We know that it had been prophesied long before Peter’s day that the Christ would be fathered by Yahweh himself. Quoting Psalm 2:7 and 2 Sam 7:1, the author of Hebrews wrote in Heb. 1:5: “For to which of the angels did God ever say, ‘You are my Son, today I have begotten you’? Or again, ‘I will be to him a father, and he shall be to me a son’?” If these verses are to be understood as conveying anything meaningful, there must have been a time before the Messiah was begotten by God and became God’s Son. But when did God become the Father of Jesus?

In Matt 1:18-21 we read:

Now Jesus Christ's birth [Greek: gennēsis] was thus: At the espousal of His mother, Mary, to Joseph, ere their coming together, she was found pregnant by holy spirit. Now Joseph, her husband, being just and not willing to hold her up to infamy, intended covertly to dismiss her. Now at his brooding over these things, lo! a messenger of the Lord appeared to him in a trance, saying, “Joseph, son of David, you may not be afraid to accept Miriam, your wife, for that which is being generated [gennaō] in her is of holy spirit. Now she shall be bringing forth a Son, and you shall be calling His name Jesus, for He shall be saving His people from their sins.”

And in Luke 1:31-35, we read:

“And lo! you shall be conceiving and be pregnant and be bringing forth a Son, and you shall be calling His name Jesus. He shall be great, and Son of the Most High shall He be called. And the Lord God shall be giving Him the throne of David, His father, and He shall reign over the house of Jacob for the eons. And of His kingdom there shall be no consummation.” Yet Miriam said to the messenger, “How shall this be, since I know not a man?” And answering, the messenger said to her, “Holy spirit shall be coming on you, and the power of the Most High shall be overshadowing you; wherefore [i.e., as a result of which] also the holy One Who is being generated [gennaō] shall be called the Son of God.”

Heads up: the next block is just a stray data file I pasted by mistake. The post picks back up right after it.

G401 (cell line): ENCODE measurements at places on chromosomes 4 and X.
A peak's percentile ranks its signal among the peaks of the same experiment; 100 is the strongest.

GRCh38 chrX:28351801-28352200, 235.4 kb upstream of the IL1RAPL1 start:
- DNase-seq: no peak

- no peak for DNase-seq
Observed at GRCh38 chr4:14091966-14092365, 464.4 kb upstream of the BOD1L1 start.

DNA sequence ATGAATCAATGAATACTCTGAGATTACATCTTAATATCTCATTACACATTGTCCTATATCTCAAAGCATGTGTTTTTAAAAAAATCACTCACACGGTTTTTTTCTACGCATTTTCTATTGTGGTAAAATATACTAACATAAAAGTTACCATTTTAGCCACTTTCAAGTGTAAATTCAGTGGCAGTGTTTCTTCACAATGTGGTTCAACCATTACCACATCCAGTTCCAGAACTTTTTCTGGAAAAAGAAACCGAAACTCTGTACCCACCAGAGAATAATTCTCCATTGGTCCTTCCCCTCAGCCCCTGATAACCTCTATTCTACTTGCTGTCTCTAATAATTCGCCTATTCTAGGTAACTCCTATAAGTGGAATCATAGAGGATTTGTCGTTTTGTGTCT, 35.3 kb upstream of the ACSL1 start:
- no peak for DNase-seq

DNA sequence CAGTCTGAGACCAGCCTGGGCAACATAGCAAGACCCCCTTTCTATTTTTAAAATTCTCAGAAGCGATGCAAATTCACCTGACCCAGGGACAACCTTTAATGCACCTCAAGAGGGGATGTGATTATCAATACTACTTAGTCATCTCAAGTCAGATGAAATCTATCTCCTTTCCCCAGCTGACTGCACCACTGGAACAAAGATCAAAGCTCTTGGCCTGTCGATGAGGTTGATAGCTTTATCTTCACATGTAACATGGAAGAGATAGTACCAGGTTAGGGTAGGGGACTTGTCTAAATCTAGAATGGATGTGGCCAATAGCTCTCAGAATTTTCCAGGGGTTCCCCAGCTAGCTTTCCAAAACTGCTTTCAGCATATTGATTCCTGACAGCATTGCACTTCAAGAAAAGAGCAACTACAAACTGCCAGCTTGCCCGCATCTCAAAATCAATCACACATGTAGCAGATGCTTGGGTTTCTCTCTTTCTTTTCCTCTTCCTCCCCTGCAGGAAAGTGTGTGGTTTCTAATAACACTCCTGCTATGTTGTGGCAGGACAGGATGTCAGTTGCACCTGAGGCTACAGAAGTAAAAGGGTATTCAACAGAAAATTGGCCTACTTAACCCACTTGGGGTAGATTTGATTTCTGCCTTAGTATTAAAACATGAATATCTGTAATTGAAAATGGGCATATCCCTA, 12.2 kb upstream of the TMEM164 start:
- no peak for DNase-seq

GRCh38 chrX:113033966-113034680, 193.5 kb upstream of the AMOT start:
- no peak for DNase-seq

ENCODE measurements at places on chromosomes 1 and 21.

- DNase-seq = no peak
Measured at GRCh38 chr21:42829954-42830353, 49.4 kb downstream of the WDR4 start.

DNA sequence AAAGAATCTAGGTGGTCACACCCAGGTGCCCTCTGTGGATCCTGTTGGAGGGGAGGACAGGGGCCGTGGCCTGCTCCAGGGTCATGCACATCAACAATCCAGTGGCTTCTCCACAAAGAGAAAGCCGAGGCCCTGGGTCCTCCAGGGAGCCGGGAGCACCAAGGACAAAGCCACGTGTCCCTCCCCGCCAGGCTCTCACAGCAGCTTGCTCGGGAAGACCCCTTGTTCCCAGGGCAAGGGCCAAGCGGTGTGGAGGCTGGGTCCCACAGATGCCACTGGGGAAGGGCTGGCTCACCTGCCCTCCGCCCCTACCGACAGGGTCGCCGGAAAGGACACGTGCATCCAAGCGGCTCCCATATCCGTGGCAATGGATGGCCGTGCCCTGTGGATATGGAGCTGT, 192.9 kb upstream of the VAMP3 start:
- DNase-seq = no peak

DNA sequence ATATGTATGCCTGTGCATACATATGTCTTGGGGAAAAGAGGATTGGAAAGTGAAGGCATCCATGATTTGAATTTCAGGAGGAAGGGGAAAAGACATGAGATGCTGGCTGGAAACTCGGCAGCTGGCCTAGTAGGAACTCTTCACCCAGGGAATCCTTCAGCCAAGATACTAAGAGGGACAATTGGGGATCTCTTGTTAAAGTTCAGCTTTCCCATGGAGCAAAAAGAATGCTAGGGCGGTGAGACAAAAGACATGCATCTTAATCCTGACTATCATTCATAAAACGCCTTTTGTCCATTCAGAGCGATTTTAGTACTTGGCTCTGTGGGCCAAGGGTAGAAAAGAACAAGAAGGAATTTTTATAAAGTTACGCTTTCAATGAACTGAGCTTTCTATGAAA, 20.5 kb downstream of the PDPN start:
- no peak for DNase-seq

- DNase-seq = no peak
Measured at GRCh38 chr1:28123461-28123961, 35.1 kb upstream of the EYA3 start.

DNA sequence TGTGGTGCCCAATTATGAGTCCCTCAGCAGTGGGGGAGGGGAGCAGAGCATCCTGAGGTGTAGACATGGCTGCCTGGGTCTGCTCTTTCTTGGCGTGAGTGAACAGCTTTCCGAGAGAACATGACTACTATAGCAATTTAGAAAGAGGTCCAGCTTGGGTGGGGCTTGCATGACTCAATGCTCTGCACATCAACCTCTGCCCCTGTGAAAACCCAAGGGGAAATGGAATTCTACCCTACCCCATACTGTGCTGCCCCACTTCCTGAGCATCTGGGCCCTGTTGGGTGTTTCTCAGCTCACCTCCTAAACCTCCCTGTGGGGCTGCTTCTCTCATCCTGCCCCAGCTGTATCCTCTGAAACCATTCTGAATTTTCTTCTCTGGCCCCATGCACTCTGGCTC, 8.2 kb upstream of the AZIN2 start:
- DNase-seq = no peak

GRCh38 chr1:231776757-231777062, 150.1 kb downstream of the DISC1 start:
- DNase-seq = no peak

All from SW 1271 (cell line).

The Greek word translated “generated” in Matthew 1:20 and Luke 1:35 (gennaōsimply means “become.” However, the exact idea that the writer or speaker intended to communicate by means of it depended on its usage. When the word was used in reference to what a child’s father was understood as being responsible for, it meant “to generate” or “beget” (see, for example, all the “begetting” that is referred in Matt. 1:2-16). On the other hand, when the word was used in reference to what a child’s mother was understood as being responsible for, it meant “to bear” or “give birth to” (for this latter usage, see, for example, Luke 1:13 and 1:57). Since, in the passages quoted above, the one who is responsible for the gennaō of Jesus is clearly God, the Father, the word is rightly translated “generated.”